"Where are you going?"

I watched her lips as she spoke and I could swear that, somewhere within the breath of her words I could see the essence of angst, doubt and fear floating between us as she ran toward me.

I could never quite understand what it was about her that pushed me to the brink of self control, but every time I looked into her green eyes I couldn't help but dream about everything I wish I had, and every time, I was already looking at exactly that. I could lose myself looking at her, and I often did.

She came to me and grabbed my arm and then slid her hands down to mine. Her eyes were soft and worried; her breathing was fast from the run.

"Please, don't go."

How could I go? How could I walk away from the only thing that kept me alive in this place? I couldn't, but it wasn't up to me. I had a choice, and I made that choice knowing well what the consequences would be and now, it was too late to go back.

There are some things I wish I could forget, but I think that even if I did forget them, my body would know, my heart and soul would inevitably remind me that I have no choice but to love this woman, and I have no choice but to leave her.

"Just say it, please, before you go."

She took my shoulders and pressed herself against me, as much as she could. Her soft brown hair flowed across my cheek as my lips slightly touched her ear. I could feel her breathing down my neck and hear her weep silently against me. Our hearts beat together, perhaps for the last time. Both ripping at the seems with an indescribable sorrow.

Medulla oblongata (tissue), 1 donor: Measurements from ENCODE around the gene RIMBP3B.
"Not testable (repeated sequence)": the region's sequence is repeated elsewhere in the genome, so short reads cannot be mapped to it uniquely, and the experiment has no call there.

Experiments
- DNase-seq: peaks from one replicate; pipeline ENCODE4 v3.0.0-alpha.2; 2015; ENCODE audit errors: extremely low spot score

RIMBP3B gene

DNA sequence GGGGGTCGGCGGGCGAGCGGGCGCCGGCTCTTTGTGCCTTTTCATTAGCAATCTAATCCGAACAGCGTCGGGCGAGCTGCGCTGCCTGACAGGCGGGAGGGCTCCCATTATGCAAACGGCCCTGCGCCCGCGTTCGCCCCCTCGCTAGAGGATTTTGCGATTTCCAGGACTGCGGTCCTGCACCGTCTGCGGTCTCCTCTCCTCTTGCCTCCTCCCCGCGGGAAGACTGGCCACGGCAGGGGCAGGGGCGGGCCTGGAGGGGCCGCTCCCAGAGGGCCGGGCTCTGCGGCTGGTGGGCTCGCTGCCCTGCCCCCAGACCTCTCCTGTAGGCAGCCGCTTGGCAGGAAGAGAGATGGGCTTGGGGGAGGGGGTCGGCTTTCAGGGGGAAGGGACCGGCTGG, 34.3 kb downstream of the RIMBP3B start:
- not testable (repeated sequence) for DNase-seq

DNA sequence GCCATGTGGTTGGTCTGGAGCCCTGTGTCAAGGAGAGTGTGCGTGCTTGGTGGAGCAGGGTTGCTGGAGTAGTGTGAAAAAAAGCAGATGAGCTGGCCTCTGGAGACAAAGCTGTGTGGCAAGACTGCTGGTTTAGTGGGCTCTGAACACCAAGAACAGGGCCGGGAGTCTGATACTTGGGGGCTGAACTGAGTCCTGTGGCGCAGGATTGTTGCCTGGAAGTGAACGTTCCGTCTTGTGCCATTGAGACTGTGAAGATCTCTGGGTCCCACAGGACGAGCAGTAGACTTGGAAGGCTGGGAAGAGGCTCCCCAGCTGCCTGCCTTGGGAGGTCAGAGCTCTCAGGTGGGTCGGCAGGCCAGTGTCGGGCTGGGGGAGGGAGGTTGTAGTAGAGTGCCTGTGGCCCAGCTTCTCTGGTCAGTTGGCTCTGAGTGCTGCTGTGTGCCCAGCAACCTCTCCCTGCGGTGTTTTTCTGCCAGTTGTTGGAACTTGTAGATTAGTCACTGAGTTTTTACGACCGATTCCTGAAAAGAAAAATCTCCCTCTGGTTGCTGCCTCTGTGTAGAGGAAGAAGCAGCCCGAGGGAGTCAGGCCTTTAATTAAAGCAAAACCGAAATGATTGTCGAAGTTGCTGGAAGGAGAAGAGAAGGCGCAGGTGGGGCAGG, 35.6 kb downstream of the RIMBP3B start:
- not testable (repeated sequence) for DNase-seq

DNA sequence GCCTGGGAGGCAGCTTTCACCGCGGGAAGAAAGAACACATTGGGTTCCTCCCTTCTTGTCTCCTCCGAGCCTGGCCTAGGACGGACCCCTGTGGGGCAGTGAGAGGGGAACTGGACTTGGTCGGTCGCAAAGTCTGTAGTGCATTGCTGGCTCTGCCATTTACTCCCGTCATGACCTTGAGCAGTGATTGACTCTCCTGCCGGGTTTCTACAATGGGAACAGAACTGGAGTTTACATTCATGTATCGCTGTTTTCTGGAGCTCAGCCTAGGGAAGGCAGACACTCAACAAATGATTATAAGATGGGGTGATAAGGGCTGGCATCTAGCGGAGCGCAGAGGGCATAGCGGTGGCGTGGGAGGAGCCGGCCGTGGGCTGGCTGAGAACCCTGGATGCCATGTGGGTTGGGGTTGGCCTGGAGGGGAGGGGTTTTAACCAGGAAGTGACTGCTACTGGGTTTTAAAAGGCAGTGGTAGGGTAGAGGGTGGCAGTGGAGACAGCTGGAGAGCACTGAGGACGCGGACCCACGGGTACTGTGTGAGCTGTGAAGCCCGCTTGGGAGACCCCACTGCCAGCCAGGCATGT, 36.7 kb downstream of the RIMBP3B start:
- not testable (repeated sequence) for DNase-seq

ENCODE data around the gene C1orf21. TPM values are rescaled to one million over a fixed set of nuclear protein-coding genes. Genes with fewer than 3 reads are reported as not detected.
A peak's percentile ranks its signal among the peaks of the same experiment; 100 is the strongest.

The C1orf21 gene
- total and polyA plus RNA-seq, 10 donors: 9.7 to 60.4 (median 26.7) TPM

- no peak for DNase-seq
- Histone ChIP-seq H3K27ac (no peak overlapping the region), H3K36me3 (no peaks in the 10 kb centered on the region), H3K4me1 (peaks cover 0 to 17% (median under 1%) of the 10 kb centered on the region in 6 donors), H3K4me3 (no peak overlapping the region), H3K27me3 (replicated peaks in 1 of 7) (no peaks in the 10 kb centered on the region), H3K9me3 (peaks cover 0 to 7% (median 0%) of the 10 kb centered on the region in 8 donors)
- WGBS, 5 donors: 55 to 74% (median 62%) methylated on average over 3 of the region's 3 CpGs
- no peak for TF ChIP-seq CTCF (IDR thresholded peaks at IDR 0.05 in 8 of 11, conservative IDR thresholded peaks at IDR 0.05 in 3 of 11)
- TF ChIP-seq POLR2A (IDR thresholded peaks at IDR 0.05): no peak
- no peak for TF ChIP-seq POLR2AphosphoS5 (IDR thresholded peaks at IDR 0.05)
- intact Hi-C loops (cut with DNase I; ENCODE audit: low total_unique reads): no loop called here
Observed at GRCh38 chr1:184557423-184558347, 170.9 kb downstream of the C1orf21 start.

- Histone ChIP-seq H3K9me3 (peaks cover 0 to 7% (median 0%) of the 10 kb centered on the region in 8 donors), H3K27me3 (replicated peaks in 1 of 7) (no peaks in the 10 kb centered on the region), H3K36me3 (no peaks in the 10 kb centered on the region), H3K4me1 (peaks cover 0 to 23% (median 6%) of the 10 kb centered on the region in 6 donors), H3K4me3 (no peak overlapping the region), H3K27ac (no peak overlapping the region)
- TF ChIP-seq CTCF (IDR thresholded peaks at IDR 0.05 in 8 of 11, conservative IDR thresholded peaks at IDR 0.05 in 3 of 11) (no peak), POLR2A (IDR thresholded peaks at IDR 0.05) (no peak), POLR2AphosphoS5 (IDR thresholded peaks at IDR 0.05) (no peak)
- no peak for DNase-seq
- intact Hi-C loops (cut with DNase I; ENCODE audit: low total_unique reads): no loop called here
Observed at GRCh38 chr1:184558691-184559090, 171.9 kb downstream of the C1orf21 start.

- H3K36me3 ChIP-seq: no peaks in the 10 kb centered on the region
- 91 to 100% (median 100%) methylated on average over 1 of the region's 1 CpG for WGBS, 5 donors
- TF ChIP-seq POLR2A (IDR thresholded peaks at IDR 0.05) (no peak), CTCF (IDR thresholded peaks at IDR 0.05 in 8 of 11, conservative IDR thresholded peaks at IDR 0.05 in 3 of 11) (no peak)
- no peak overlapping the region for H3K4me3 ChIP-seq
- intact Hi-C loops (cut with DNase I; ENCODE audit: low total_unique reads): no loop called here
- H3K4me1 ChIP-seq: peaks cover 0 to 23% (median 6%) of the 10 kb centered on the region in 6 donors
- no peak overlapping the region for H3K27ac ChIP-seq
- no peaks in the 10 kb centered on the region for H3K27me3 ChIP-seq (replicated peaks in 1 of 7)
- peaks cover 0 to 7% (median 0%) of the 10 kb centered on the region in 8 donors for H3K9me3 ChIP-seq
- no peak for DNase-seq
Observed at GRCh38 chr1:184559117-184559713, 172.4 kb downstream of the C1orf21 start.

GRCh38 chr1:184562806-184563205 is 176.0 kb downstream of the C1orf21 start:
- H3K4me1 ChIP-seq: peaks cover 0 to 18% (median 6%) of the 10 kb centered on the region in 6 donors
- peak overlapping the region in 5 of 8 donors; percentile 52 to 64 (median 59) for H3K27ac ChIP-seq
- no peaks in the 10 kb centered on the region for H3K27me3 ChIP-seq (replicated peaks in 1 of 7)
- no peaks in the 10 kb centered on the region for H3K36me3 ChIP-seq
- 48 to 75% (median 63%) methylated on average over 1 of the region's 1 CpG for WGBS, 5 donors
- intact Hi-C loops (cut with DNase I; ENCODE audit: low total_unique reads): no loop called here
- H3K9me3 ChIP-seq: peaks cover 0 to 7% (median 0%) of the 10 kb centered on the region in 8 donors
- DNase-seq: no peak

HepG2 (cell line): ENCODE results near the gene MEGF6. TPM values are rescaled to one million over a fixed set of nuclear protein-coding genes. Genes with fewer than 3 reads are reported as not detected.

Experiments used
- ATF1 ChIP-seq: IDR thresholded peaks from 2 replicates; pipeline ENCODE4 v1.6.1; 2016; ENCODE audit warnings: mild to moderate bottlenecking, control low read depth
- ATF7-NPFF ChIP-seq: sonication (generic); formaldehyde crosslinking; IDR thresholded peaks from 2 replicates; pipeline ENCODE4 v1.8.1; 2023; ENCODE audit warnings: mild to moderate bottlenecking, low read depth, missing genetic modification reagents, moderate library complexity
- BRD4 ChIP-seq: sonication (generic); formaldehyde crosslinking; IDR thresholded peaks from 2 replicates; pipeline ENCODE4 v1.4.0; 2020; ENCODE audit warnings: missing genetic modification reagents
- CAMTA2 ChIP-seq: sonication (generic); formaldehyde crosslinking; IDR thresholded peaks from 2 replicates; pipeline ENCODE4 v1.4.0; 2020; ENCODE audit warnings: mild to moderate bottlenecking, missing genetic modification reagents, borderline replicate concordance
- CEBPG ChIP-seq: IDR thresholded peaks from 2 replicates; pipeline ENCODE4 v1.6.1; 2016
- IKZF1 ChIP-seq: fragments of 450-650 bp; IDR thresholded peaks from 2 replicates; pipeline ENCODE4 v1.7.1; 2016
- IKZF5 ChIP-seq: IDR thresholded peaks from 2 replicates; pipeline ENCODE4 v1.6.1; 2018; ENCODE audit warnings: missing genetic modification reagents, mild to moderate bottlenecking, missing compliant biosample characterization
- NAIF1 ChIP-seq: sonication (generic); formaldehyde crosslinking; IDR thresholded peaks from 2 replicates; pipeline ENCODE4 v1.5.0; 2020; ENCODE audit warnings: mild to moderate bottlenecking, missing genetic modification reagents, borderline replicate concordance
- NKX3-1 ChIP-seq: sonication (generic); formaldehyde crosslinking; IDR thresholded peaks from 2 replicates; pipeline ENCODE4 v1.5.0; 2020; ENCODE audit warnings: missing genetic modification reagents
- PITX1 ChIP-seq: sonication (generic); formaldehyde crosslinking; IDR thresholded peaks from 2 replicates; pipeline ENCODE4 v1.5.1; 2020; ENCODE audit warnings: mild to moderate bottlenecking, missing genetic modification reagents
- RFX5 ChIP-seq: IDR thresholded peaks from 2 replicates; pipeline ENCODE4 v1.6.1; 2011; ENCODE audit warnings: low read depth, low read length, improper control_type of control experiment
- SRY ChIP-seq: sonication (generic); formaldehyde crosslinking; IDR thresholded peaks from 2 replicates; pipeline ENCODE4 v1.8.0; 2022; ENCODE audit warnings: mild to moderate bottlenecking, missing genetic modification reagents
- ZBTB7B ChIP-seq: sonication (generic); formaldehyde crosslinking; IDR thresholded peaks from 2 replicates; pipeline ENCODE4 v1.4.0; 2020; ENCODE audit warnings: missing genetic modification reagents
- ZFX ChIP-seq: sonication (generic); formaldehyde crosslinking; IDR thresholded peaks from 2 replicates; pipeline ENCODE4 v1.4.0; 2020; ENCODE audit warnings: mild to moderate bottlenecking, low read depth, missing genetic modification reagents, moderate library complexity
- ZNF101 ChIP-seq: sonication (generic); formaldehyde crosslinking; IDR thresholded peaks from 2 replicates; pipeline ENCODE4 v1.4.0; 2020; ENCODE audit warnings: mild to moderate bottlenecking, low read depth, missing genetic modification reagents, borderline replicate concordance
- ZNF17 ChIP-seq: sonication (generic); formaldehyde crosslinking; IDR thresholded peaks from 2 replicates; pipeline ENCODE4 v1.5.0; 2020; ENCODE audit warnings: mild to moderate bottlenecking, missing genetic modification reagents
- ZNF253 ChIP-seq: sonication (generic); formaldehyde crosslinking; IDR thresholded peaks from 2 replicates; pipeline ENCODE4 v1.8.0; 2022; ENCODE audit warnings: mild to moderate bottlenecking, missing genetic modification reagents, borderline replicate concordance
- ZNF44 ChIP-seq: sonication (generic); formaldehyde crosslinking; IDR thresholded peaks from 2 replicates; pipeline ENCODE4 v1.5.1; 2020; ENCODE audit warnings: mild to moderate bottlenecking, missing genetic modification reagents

"Please." Her voice, so close to my ear, penetrated every cell in my body. I crumbled into her and could feel my chest jerk as I began to cry.

"I love you." Every motion of my body threw the words at her with as much meaning as I could possibly shed. My tears wet her hair as we wept against each other.

And now.

She's most likely dead.

The report came in yesterday. Five cities in one night. I sat in the bunker looking out toward the fields of dead flesh and rusting steel that was sprawled out before me and thought about that day.

Maybe I'm insane, but I can't help but believe she's not dead. I think that if I would believe that she was, it would kill me.

I've never seen so much death before. I've been here for six months now, and I've seen more people come and go than ever before this last month. The machines seem unstopable. I doubt that humanity has a bright future ahead of them.

Last week was the worst. It was the second week since Operation Dark Storm. At first i thought that it just might work, but the machines just kept comming, wave after wave.

They're relentless, and although most of us think that the smaller war machines are most likely non sentient combat doirds, they seem to attack and mutilate with a hatred that is unmatched by any other entity in existence on this planet, other than perhaps humanity.

I've seen a man get every limb ripped from his body after an inital strike from a droid that broke his spine and left him unable to do anything but scream. I've watched a machine strike a soldier in the helmet to rip it from his head specifically to tear the flesh from his skull as he lay unconscious from the blow.